When metal is healthy, it gives quality and essential goodness to every mental function. We make quality plans and decisions; we hold to standards of quality in what we consume, in how we honor and care for our bodies, in how we attend to our intellectual life, with whom we choose to interact, in the work we choose to do and the boundaries we set and uphold. Such a healthy mind orients us to bring forth our very best, to be of service to others, and to fully express our unique gifts, talents, and abilities.

An imbalanced lung official, at the mental level, can manifest as a mind that is full of old judgments, assumptions, beliefs, prejudices, stubborn positions and opinions - rigid, closed, and inflexible. Anything new that is presented is often dismissed as unworthy, essentially a "load of crap." Such a mind is often dirty and cynical, seeing the bad in everything, envisioning the worst possible outcomes.

Lacking a sense of self worth, the lung-imbalanced person tends to project this perception outward viewing others and the outer world at large, as unworthy, inferior, and undeserving of respect. There is often a cutting, dismissive sarcasm and an air of arrogant superiority present in such people. Lacking self worth internally, the lung-imbalanced person may well crave constant acknowledgement, admiration, and respect from others. He may collect things that outwardly demonstrate quality and accomplishment. Identifying his worth with material things, he may become preoccupied with over-striving for such things as the "perfect" appearance, money, power, prestige, titles, awards, trophies (including "trophy" relationships), straight "A's, insignias of rank, flashy jewelry, cars, houses, and impressive letters after his name. However, as it all stems from an inner sense of worthlessness, the cravings will never be filled by external sources.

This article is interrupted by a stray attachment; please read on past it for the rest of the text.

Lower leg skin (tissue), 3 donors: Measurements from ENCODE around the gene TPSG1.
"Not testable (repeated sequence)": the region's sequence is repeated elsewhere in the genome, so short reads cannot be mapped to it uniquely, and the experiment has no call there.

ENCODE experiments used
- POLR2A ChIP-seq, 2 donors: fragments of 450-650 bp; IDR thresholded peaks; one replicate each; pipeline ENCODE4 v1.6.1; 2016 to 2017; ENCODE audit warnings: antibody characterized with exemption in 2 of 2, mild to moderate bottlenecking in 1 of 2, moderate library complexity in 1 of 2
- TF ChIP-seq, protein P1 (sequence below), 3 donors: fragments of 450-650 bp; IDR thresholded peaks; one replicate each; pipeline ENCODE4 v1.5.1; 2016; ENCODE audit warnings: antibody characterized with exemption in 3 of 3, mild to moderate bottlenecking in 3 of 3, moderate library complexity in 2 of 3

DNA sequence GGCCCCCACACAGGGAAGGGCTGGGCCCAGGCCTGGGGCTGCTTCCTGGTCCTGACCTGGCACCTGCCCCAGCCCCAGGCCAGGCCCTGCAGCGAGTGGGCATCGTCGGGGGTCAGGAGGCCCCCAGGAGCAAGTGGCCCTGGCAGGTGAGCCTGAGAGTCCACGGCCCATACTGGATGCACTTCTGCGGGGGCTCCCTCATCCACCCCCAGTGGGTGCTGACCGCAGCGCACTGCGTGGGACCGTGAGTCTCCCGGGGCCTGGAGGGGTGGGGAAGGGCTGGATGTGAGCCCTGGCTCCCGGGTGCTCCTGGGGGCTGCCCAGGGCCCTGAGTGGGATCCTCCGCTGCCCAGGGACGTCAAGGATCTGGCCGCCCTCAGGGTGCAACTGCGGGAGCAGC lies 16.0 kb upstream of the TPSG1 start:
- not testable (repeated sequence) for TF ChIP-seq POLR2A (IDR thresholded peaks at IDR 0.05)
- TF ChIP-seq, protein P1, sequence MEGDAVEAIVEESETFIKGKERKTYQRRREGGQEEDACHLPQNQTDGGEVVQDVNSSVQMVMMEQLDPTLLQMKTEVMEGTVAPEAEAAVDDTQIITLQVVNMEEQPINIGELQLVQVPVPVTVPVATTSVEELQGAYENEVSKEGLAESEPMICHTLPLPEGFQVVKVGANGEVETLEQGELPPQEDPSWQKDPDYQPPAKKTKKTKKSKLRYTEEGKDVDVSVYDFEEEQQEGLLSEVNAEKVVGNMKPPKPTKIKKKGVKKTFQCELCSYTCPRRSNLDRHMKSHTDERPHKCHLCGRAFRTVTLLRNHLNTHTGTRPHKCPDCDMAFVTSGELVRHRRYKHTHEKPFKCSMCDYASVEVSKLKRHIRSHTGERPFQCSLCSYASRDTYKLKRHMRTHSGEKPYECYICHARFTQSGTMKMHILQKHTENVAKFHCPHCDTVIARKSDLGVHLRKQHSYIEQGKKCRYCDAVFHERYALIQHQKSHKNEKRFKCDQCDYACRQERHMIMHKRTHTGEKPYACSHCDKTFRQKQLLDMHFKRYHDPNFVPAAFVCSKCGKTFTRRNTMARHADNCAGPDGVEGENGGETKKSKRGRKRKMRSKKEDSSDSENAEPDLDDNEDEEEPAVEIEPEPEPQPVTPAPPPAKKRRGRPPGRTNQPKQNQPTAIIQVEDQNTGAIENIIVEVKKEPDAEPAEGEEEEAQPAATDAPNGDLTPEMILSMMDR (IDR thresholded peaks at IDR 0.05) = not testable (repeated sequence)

In the other extreme, lung-imbalanced people may reject all symbols of value, feeling that since they and everything outside of them are worthless anyway, why bother with self-care, cleanliness, behaving decently, or self-improvement? Thus, these may be some of the dirtiest, most uncivilized people we will encounter.